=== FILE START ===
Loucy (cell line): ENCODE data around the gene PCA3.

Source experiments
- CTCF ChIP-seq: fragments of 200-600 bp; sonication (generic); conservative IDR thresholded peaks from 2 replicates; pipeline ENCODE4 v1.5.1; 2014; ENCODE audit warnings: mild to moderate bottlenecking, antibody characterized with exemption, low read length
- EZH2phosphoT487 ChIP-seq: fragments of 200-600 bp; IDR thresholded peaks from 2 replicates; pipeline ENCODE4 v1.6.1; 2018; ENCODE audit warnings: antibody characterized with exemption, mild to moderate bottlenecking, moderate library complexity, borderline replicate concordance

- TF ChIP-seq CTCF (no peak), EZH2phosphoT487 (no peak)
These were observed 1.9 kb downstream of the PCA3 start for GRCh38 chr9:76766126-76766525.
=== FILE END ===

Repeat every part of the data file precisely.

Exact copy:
Loucy (cell line): ENCODE data around the gene PCA3.

Source experiments
- CTCF ChIP-seq: fragments of 200-600 bp; sonication (generic); conservative IDR thresholded peaks from 2 replicates; pipeline ENCODE4 v1.5.1; 2014; ENCODE audit warnings: mild to moderate bottlenecking, antibody characterized with exemption, low read length
- EZH2phosphoT487 ChIP-seq: fragments of 200-600 bp; IDR thresholded peaks from 2 replicates; pipeline ENCODE4 v1.6.1; 2018; ENCODE audit warnings: antibody characterized with exemption, mild to moderate bottlenecking, moderate library complexity, borderline replicate concordance

- TF ChIP-seq CTCF (no peak), EZH2phosphoT487 (no peak)
These were observed 1.9 kb downstream of the PCA3 start for GRCh38 chr9:76766126-76766525.